Author Archives: Nita A. Farahany

About Nita A. Farahany

Professor of Law and Philosophy, Professor of Genome Sciences and Policy

The Daily Digest, 4/25/11

In Schriro v. Landrigan, the United States Supreme Court granted certiorari on two questions: (1) Whether a defendant can knowingly and voluntarily waive his right to have mitigating evidence introduced on his behalf in a capital case, and (2) Whether … Continue reading

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The Daily Digest, 4/20/11

Is the Government Targeting our Genomes? I’ve reported previously on the claims by some private citizens that they are “targeted individuals” of government experiments. That case, and my knowledge of these claims to date was limited to targeting neurological functioning. … Continue reading

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The Daily Digest, 4/19/11

The New York Times on Sunday ran a provocative op-ed co-authored by one of my colleagues at Vanderbilt, Nancy King. In that editorial, the authors call for reform to the endless process of habeas review, arguing that claims are reviewed, … Continue reading

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The Daily Digest, 4/18/11

Neuropsychologists v. Neuropsychiatrists The discussion by the majority and dissenting opinions in the case today about neuropsychological versus neuropsychiatric testing reveals just how detailed and technical the debates over cognitive neuroscience are becoming in legal cases. The dissent explains in … Continue reading

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The Daily Digest, 4/14/11

I’ve noticed a recent trend of cases reporting a defendant’s use of a past or recent head injury to challenge the improvident waiver of his rights — e.g. waiving the right to a jury trial, the right to remain silent, … Continue reading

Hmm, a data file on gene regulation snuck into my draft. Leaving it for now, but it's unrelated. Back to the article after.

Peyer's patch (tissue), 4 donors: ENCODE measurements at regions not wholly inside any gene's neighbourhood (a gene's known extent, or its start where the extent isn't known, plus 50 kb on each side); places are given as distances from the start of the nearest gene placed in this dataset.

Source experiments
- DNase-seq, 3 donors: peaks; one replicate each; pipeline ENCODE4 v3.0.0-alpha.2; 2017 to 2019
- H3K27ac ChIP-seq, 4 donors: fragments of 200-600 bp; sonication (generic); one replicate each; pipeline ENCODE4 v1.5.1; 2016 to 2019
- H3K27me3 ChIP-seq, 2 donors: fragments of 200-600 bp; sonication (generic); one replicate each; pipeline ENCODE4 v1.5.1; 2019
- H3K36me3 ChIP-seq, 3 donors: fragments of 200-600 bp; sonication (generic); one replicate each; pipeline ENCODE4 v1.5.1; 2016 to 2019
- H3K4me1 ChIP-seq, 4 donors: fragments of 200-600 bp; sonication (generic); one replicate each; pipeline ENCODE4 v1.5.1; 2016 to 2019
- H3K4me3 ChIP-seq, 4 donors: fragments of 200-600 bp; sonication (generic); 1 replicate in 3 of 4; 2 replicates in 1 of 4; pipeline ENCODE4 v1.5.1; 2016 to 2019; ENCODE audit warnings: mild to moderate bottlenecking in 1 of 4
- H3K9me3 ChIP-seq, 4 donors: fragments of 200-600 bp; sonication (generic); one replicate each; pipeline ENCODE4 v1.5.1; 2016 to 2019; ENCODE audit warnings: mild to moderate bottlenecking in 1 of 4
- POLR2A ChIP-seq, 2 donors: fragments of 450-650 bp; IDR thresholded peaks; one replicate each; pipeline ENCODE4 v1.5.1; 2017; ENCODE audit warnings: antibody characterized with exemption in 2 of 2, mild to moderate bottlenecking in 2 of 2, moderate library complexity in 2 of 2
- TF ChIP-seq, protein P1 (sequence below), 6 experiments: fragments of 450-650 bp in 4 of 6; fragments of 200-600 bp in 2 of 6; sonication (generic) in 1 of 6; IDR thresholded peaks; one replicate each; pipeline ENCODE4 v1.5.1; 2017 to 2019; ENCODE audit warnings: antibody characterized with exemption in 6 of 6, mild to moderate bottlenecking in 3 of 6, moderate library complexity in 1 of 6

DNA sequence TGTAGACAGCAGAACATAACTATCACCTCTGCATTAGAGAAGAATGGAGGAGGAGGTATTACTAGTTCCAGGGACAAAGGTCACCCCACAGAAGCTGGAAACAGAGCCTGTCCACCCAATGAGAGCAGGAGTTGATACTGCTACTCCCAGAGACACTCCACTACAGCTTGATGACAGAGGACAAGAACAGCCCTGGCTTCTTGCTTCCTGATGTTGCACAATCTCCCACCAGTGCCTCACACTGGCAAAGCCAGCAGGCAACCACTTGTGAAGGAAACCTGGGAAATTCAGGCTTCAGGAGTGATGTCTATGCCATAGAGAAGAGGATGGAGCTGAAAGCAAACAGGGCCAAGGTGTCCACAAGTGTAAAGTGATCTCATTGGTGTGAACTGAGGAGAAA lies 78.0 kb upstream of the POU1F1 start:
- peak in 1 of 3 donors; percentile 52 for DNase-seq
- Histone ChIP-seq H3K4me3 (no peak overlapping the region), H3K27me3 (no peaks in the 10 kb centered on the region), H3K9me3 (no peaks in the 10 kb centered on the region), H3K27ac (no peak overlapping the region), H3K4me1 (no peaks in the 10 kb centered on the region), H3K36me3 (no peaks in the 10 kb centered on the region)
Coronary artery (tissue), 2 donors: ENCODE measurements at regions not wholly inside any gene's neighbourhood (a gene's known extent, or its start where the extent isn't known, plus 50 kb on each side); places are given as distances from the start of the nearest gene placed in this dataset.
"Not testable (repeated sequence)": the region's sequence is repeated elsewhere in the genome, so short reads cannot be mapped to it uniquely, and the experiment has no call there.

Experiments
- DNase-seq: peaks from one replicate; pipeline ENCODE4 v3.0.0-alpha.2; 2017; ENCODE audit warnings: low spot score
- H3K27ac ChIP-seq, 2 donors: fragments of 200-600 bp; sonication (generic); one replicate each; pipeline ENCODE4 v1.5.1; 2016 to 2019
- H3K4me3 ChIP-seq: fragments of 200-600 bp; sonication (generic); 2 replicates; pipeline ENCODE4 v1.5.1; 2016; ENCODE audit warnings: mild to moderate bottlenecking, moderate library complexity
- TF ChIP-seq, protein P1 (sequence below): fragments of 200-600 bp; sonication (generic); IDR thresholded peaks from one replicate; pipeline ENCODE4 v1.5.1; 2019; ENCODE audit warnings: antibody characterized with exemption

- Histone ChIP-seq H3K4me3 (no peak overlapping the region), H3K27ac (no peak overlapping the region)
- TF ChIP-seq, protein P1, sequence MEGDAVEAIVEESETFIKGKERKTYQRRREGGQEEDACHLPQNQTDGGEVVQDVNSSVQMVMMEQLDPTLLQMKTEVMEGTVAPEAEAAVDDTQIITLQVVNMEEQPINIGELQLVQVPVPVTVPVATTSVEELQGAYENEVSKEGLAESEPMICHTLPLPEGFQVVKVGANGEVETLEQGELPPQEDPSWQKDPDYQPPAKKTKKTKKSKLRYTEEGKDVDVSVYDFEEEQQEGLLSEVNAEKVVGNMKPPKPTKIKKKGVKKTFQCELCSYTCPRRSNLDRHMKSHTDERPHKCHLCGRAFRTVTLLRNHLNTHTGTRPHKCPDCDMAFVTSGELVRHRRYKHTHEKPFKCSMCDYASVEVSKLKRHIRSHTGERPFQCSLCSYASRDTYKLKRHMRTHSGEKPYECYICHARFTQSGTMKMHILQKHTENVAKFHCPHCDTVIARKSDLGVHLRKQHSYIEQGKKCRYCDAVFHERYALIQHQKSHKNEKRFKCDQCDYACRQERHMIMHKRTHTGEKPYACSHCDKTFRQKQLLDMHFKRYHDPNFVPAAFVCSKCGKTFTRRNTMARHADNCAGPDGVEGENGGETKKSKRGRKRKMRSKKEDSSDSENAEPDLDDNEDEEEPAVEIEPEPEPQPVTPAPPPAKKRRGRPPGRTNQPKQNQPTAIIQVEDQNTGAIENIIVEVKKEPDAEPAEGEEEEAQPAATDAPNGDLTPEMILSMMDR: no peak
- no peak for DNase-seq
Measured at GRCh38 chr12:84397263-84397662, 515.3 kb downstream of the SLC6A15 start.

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The Daily Digest, 4/11/11

The case today has a really fascinating discussion of (in)voluntary intoxication. Can alcoholism, itself, satisfy the standard for a mental disease or defect for the insanity defense? In other words, can a defendant prevail on the claim that his mental … Continue reading

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The Daily Digest, 4/8/11

Competency proceedings seem like a natural place for criminal defendants to introduce expert evidence using cognitive neuroscience or behavioral genetics. In competency proceedings, while objective manifestations of competency are relevant, so is evidence about the particular defendant’s subjective capacity. A … Continue reading

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The Daily Digest, 4/7/11

The case today presents a now-classic (and failed) attempt to use evidence of drug use and past head injuries as mitigating evidence in a capital case. In both of the defendant’s two retrials for sentencing, the jury sentenced the defendant … Continue reading

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The Daily Digest, 4/5/11

After the major decision handed down by the United States Supreme Court yesterday, all bets are off on the likely success of claims for ineffective assistance of counsel for failure to introduce mitigating brain evidence at trial. The case may … Continue reading

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The Daily Digest, 4/1/11

A jurisdictional never-never land exists between federal courts and state prisoners. The case today is the first in a series that will introduce this wasteland when it comes to brain-scanning requests. In the case today, a prisoner sought, through a … Continue reading

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